BBC Earth (Asia) - - Update -

What did they do?

Re­searchers from Ohio State Univer­sity put two types of mole sala­man­der on a tread­mill, one type was born via male/fe­male sex­ual re­pro­duc­tion, the other asex­u­ally from a sin­gle fe­male, and ‘en­cour­aged’ them to walk by pok­ing them in the back­side.

Why did they do that?

The team wanted to know more about how the salamanders pro­cre­ate in or­der to help with con­ser­va­tion ef­forts.

What did they find?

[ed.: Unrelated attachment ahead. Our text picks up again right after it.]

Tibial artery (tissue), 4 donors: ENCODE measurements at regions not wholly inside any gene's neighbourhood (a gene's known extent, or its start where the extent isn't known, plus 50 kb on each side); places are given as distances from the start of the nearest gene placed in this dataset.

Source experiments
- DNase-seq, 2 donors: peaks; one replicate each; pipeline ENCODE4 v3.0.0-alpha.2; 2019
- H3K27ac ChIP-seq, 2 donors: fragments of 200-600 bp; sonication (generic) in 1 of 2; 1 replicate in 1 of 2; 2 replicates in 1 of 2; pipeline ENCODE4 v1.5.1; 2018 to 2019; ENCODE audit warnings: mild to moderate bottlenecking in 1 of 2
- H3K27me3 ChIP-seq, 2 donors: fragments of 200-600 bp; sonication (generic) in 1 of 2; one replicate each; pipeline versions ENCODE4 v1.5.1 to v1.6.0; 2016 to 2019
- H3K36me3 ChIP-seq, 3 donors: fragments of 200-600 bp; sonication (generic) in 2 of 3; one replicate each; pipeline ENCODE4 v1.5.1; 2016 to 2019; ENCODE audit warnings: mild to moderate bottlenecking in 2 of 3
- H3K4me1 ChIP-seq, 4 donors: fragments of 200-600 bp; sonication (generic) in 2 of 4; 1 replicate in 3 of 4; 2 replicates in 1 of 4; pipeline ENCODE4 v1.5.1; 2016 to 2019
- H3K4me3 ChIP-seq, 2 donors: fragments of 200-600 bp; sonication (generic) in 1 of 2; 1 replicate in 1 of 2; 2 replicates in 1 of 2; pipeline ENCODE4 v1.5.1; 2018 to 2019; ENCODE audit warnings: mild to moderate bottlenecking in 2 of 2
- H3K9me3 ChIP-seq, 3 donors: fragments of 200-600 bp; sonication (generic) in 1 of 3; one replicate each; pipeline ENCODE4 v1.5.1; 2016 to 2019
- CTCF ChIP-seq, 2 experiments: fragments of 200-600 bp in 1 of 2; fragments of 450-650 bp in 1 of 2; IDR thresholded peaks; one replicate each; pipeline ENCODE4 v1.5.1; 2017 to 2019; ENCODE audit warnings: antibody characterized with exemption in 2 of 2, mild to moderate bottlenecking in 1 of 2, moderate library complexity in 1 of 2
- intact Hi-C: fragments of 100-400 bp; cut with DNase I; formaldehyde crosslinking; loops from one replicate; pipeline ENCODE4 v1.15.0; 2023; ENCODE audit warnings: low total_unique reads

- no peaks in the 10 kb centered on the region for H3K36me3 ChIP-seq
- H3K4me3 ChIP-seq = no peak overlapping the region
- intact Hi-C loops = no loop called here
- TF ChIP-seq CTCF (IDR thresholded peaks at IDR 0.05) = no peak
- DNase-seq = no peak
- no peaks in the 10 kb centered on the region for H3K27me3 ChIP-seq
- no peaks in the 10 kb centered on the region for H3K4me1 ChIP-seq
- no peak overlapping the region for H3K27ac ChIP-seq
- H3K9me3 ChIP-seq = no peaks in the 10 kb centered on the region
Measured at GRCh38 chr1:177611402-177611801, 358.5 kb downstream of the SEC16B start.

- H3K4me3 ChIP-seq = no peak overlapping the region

The salamanders that were born via male/ fe­male re­pro­duc­tion were will­ing to walk up to four times as long as their asex­u­ally pro­duced coun­ter­parts with some in­di­vid­u­als trekking for more than 14 kilo­me­tres (nine miles). The dif­fer­ence may be due to the asex­u­ally pro­duced salamanders hav­ing less var­ied genes and lack­ing in those re­spon­si­ble for pro­vid­ing them with en­ergy, the re­searchers say.

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